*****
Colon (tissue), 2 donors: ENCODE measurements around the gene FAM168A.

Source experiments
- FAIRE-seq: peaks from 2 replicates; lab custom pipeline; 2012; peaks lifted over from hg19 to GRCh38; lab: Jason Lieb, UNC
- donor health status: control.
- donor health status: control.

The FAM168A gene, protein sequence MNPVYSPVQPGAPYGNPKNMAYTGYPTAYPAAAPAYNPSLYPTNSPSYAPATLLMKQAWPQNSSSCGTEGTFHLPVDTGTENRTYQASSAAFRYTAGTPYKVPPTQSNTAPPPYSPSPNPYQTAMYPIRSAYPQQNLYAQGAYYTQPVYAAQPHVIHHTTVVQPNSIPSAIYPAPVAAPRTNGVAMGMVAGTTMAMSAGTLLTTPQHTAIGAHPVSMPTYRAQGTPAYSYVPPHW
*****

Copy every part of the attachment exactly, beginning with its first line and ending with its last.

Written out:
Colon (tissue), 2 donors: ENCODE measurements around the gene FAM168A.

Source experiments
- FAIRE-seq: peaks from 2 replicates; lab custom pipeline; 2012; peaks lifted over from hg19 to GRCh38; lab: Jason Lieb, UNC
- donor health status: control.
- donor health status: control.

The FAM168A gene, protein sequence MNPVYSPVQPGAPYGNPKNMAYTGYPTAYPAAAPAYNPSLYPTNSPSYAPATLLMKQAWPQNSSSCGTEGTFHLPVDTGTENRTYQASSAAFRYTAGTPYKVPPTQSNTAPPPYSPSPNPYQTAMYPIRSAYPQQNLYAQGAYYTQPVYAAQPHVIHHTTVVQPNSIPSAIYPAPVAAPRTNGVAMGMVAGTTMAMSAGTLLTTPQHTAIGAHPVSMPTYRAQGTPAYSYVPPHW